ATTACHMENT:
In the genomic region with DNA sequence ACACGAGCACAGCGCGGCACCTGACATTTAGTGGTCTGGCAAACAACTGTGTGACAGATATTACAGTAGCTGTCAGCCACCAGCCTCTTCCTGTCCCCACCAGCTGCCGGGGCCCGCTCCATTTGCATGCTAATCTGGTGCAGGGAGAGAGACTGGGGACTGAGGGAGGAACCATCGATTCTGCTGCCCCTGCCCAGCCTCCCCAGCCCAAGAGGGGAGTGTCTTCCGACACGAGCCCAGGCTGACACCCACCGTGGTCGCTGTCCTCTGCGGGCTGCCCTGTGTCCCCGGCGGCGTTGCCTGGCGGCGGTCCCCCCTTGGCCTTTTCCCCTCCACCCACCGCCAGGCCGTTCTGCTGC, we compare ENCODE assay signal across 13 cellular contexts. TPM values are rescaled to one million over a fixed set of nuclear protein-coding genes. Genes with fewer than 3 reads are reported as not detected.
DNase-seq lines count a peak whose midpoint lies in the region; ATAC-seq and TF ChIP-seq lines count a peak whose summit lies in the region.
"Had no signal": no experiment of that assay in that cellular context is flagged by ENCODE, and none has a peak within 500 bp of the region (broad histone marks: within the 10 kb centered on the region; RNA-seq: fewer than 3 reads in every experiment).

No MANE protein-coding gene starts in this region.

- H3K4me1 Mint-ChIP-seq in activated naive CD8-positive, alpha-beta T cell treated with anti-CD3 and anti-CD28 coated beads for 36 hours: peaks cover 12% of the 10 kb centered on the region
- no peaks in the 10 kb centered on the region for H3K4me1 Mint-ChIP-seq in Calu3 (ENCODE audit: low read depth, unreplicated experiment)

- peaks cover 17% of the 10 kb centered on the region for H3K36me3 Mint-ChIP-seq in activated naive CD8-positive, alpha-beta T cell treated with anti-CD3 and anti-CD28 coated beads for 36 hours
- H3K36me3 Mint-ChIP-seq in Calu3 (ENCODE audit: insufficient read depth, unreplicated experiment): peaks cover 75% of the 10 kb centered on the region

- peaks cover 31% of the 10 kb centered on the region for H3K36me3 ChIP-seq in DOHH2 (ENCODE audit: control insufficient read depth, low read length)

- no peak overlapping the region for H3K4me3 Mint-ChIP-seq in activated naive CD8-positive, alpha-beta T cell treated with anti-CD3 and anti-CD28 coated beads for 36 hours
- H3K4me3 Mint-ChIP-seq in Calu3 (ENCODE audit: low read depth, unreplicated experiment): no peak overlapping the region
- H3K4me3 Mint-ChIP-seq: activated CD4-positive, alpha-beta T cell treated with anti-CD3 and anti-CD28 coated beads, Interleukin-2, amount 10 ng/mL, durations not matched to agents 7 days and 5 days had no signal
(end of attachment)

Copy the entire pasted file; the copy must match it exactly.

In the genomic region with DNA sequence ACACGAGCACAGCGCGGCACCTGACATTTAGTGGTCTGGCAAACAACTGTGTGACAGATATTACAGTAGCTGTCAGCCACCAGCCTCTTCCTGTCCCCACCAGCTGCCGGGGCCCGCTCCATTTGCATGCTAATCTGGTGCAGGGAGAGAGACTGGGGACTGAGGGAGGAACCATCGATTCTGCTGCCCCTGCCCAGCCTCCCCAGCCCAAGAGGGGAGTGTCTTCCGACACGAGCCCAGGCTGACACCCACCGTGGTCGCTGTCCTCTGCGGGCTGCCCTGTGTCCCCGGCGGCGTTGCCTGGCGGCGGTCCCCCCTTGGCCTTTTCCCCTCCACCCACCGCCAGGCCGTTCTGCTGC, we compare ENCODE assay signal across 13 cellular contexts. TPM values are rescaled to one million over a fixed set of nuclear protein-coding genes. Genes with fewer than 3 reads are reported as not detected.
DNase-seq lines count a peak whose midpoint lies in the region; ATAC-seq and TF ChIP-seq lines count a peak whose summit lies in the region.
"Had no signal": no experiment of that assay in that cellular context is flagged by ENCODE, and none has a peak within 500 bp of the region (broad histone marks: within the 10 kb centered on the region; RNA-seq: fewer than 3 reads in every experiment).

No MANE protein-coding gene starts in this region.

- H3K4me1 Mint-ChIP-seq in activated naive CD8-positive, alpha-beta T cell treated with anti-CD3 and anti-CD28 coated beads for 36 hours: peaks cover 12% of the 10 kb centered on the region
- no peaks in the 10 kb centered on the region for H3K4me1 Mint-ChIP-seq in Calu3 (ENCODE audit: low read depth, unreplicated experiment)

- peaks cover 17% of the 10 kb centered on the region for H3K36me3 Mint-ChIP-seq in activated naive CD8-positive, alpha-beta T cell treated with anti-CD3 and anti-CD28 coated beads for 36 hours
- H3K36me3 Mint-ChIP-seq in Calu3 (ENCODE audit: insufficient read depth, unreplicated experiment): peaks cover 75% of the 10 kb centered on the region

- peaks cover 31% of the 10 kb centered on the region for H3K36me3 ChIP-seq in DOHH2 (ENCODE audit: control insufficient read depth, low read length)

- no peak overlapping the region for H3K4me3 Mint-ChIP-seq in activated naive CD8-positive, alpha-beta T cell treated with anti-CD3 and anti-CD28 coated beads for 36 hours
- H3K4me3 Mint-ChIP-seq in Calu3 (ENCODE audit: low read depth, unreplicated experiment): no peak overlapping the region
- H3K4me3 Mint-ChIP-seq: activated CD4-positive, alpha-beta T cell treated with anti-CD3 and anti-CD28 coated beads, Interleukin-2, amount 10 ng/mL, durations not matched to agents 7 days and 5 days had no signal